Labour’s rock and hard place: supporting education but not student immigrants

Yesterday this amount of detail didn’t exist.  But after Paddy Gower helped Andrew Little tidy up his thinking, he’s now decided immigrant students are the one for the chop to meet his immigration reduction targets.

Labour leader Andrew Little confirmed his party would cut immigration by tens of thousands. He said those numbers would come from cutting thousands of student visas and works visas. He singled out work visas for labourers and “low-quality courses.”

After previously saying Labour would scrap negative gearing, Mr Little told The Nation he’ll make an announcement about it tomorrow at the party’s Congress in Wellington. He says all Labour’s housing initiatives will be implemented in the first term.

At the party’s conference last July, the leader said a policy against negative gearing was in the works. Criticising the current setup, he said, “The way this works is investors are able to write off any losses they make in property investment against the rest of their income for tax purposes. That means other taxpayers pick up the tab – it’s effectively a taxpayer subsidy for speculation.”

Mr Little said he is “personally in favour” of a tourist levy and the party is looking at it.

He also says Te Reo would not be compulsory in schools under Labour’s first term but denies that’s a snub to the Labour Maori caucus.

Willie Jackson, recently named at No 21 on Labour’s list, is heavily involved with Te Kura Maori o Waatea, a charter school based at Nga Whare Waatea Marae in South Auckland. But Mr Little still skirts around questions over how this clashes with Labour’s policy to eliminate charter schools.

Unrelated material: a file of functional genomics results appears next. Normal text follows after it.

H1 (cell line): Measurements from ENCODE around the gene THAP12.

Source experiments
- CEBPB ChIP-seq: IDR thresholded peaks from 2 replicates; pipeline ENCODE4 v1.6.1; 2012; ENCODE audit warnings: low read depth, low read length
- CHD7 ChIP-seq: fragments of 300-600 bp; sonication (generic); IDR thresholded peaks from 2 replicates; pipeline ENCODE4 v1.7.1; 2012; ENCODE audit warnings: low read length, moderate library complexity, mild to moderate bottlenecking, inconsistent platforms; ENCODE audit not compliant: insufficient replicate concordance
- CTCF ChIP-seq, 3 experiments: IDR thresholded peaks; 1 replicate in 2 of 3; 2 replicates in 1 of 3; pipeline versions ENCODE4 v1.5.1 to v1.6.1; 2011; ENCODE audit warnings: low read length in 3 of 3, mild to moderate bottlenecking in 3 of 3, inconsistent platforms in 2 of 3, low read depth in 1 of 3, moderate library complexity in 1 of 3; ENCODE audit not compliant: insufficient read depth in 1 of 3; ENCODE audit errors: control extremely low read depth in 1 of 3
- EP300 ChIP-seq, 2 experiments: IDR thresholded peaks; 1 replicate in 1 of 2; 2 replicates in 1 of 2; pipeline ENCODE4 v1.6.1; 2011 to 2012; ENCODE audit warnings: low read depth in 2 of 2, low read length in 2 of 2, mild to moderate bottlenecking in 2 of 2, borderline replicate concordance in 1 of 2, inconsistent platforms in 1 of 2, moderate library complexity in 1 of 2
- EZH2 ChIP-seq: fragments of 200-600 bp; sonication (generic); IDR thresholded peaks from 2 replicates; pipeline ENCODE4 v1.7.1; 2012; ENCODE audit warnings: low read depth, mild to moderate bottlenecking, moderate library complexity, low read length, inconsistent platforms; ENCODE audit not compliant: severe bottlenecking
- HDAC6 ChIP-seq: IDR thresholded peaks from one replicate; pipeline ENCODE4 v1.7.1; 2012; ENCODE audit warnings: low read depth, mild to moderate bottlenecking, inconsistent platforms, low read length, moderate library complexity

The industry built up around earning foreign exchange from student-visa “immigrants” is substantial.  I would imagine cutting it down isn’t going to impress the unions because it will probably lead to job losses for educators.

I see no point in cutting “low quality” student visas because their hard earned cash is just as valuable as the money brought in by prospective engineers.

In the end, it makes no sense on any level.



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As much at home writing editorials as being the subject of them, Cam has won awards, including the Canon Media Award for his work on the Len Brown/Bevan Chuang story.  And when he’s not creating the news, he tends to be in it, with protagonists using the courts, media and social media to deliver financial as well as death threats.

They say that news is something that someone, somewhere, wants kept quiet.   Cam Slater doesn’t do quiet, and as a result he is a polarising, controversial but highly effective journalist that takes no prisoners.

He is fearless in his pursuit of a story.

Love him or loathe him.  But you can’t ignore him.